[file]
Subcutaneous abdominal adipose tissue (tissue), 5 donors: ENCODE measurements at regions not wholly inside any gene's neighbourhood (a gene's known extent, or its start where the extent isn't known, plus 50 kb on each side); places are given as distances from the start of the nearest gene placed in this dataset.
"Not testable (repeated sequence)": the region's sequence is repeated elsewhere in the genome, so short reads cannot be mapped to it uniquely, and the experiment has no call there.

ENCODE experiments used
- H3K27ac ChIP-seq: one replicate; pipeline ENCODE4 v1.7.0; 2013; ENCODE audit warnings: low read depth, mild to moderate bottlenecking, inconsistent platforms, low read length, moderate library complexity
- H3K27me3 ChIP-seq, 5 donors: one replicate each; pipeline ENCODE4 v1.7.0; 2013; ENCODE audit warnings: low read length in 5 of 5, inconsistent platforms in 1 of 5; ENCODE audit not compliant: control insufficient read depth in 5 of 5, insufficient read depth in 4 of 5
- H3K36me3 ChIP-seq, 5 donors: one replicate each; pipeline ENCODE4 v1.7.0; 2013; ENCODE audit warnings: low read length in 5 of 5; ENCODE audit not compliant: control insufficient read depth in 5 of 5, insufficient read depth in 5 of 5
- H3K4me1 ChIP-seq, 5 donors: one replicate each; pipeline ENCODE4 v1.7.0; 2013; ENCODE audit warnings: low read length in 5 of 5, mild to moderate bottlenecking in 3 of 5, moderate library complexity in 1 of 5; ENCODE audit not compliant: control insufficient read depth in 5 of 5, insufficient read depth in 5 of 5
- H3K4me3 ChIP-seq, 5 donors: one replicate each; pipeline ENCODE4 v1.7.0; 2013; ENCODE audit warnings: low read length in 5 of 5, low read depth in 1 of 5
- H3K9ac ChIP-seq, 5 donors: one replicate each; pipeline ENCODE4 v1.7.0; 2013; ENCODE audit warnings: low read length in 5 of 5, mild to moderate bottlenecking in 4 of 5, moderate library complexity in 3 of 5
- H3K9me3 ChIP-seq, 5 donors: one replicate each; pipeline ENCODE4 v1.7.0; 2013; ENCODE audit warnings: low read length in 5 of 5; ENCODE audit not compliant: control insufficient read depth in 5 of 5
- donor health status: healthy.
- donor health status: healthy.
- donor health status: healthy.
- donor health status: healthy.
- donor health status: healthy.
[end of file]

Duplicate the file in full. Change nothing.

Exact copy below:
Subcutaneous abdominal adipose tissue (tissue), 5 donors: ENCODE measurements at regions not wholly inside any gene's neighbourhood (a gene's known extent, or its start where the extent isn't known, plus 50 kb on each side); places are given as distances from the start of the nearest gene placed in this dataset.
"Not testable (repeated sequence)": the region's sequence is repeated elsewhere in the genome, so short reads cannot be mapped to it uniquely, and the experiment has no call there.

ENCODE experiments used
- H3K27ac ChIP-seq: one replicate; pipeline ENCODE4 v1.7.0; 2013; ENCODE audit warnings: low read depth, mild to moderate bottlenecking, inconsistent platforms, low read length, moderate library complexity
- H3K27me3 ChIP-seq, 5 donors: one replicate each; pipeline ENCODE4 v1.7.0; 2013; ENCODE audit warnings: low read length in 5 of 5, inconsistent platforms in 1 of 5; ENCODE audit not compliant: control insufficient read depth in 5 of 5, insufficient read depth in 4 of 5
- H3K36me3 ChIP-seq, 5 donors: one replicate each; pipeline ENCODE4 v1.7.0; 2013; ENCODE audit warnings: low read length in 5 of 5; ENCODE audit not compliant: control insufficient read depth in 5 of 5, insufficient read depth in 5 of 5
- H3K4me1 ChIP-seq, 5 donors: one replicate each; pipeline ENCODE4 v1.7.0; 2013; ENCODE audit warnings: low read length in 5 of 5, mild to moderate bottlenecking in 3 of 5, moderate library complexity in 1 of 5; ENCODE audit not compliant: control insufficient read depth in 5 of 5, insufficient read depth in 5 of 5
- H3K4me3 ChIP-seq, 5 donors: one replicate each; pipeline ENCODE4 v1.7.0; 2013; ENCODE audit warnings: low read length in 5 of 5, low read depth in 1 of 5
- H3K9ac ChIP-seq, 5 donors: one replicate each; pipeline ENCODE4 v1.7.0; 2013; ENCODE audit warnings: low read length in 5 of 5, mild to moderate bottlenecking in 4 of 5, moderate library complexity in 3 of 5
- H3K9me3 ChIP-seq, 5 donors: one replicate each; pipeline ENCODE4 v1.7.0; 2013; ENCODE audit warnings: low read length in 5 of 5; ENCODE audit not compliant: control insufficient read depth in 5 of 5
- donor health status: healthy.
- donor health status: healthy.
- donor health status: healthy.
- donor health status: healthy.
- donor health status: healthy.